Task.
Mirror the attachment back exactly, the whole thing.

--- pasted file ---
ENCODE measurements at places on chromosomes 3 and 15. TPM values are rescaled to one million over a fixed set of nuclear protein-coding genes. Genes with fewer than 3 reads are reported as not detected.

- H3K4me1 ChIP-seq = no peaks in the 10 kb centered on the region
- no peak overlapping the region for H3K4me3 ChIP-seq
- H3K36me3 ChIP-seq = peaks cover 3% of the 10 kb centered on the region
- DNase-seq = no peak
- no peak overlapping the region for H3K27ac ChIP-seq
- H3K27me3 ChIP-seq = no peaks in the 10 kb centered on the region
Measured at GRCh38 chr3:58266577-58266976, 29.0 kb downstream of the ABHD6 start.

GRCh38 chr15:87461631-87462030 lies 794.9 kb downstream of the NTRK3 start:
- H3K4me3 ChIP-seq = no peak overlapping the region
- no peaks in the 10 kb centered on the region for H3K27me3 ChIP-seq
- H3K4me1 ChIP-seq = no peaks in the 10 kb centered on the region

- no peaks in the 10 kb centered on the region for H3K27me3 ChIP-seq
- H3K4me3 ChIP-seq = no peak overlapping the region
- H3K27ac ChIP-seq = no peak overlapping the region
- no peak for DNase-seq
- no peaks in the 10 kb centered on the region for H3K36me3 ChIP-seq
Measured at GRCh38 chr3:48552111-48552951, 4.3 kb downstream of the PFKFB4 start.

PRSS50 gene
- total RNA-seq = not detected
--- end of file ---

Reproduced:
ENCODE measurements at places on chromosomes 3 and 15. TPM values are rescaled to one million over a fixed set of nuclear protein-coding genes. Genes with fewer than 3 reads are reported as not detected.

- H3K4me1 ChIP-seq = no peaks in the 10 kb centered on the region
- no peak overlapping the region for H3K4me3 ChIP-seq
- H3K36me3 ChIP-seq = peaks cover 3% of the 10 kb centered on the region
- DNase-seq = no peak
- no peak overlapping the region for H3K27ac ChIP-seq
- H3K27me3 ChIP-seq = no peaks in the 10 kb centered on the region
Measured at GRCh38 chr3:58266577-58266976, 29.0 kb downstream of the ABHD6 start.

GRCh38 chr15:87461631-87462030 lies 794.9 kb downstream of the NTRK3 start:
- H3K4me3 ChIP-seq = no peak overlapping the region
- no peaks in the 10 kb centered on the region for H3K27me3 ChIP-seq
- H3K4me1 ChIP-seq = no peaks in the 10 kb centered on the region

- no peaks in the 10 kb centered on the region for H3K27me3 ChIP-seq
- H3K4me3 ChIP-seq = no peak overlapping the region
- H3K27ac ChIP-seq = no peak overlapping the region
- no peak for DNase-seq
- no peaks in the 10 kb centered on the region for H3K36me3 ChIP-seq
Measured at GRCh38 chr3:48552111-48552951, 4.3 kb downstream of the PFKFB4 start.

PRSS50 gene
- total RNA-seq = not detected